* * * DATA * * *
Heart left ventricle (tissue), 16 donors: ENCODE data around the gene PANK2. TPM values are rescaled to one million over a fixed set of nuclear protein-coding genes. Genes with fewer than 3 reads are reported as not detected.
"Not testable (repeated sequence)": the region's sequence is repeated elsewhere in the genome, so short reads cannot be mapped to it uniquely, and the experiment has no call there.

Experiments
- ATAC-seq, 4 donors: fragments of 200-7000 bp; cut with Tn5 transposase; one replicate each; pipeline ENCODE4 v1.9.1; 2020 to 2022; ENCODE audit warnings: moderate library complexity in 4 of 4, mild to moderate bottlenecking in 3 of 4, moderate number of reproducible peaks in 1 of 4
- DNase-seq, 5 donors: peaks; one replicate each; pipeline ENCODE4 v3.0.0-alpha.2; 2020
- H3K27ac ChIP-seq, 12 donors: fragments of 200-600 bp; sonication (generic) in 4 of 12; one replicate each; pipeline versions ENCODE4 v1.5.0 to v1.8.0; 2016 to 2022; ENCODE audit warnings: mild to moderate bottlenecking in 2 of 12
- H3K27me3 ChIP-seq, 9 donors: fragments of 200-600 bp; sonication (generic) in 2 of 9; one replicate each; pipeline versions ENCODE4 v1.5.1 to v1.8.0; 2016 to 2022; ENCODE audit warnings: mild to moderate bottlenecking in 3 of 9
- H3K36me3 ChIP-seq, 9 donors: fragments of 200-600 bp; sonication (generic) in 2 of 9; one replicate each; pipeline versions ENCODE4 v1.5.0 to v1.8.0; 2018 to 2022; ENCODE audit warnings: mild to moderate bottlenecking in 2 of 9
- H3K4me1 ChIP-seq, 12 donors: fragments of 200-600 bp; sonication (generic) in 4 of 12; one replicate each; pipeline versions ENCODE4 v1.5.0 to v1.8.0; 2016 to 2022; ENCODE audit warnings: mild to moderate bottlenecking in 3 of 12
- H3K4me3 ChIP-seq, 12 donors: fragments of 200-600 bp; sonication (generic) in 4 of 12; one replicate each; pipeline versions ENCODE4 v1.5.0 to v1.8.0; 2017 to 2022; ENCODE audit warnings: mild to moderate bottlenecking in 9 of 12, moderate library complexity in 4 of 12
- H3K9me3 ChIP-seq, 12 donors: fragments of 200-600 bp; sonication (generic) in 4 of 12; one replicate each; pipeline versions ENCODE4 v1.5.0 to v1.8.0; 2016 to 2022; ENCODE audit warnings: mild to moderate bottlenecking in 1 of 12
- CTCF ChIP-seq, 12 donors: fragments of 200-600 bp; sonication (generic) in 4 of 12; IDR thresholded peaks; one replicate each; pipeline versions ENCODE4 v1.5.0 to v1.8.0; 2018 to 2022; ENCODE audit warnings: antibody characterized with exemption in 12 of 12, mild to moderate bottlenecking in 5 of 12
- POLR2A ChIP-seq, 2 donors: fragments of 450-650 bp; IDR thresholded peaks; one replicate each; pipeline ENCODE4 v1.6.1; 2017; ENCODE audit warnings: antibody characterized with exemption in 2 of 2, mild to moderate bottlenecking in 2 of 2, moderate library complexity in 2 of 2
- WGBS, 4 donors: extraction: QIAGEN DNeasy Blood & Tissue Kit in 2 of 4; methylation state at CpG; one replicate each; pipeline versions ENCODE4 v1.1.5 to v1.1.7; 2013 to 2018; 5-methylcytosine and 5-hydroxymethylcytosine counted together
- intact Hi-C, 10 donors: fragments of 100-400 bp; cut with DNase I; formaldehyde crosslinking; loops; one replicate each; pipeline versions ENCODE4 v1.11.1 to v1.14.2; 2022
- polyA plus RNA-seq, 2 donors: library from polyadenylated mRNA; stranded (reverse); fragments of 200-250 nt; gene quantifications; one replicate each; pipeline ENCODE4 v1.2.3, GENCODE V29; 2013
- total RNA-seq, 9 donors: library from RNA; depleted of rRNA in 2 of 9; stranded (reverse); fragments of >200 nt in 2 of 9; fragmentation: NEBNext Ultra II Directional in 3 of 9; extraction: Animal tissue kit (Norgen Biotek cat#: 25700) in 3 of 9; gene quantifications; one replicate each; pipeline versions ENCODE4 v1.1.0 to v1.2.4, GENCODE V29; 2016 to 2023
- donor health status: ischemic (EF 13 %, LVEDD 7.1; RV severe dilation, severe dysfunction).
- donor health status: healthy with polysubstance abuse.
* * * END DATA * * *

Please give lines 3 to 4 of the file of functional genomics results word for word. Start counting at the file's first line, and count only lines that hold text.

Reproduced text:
Experiments
- ATAC-seq, 4 donors: fragments of 200-7000 bp; cut with Tn5 transposase; one replicate each; pipeline ENCODE4 v1.9.1; 2020 to 2022; ENCODE audit warnings: moderate library complexity in 4 of 4, mild to moderate bottlenecking in 3 of 4, moderate number of reproducible peaks in 1 of 4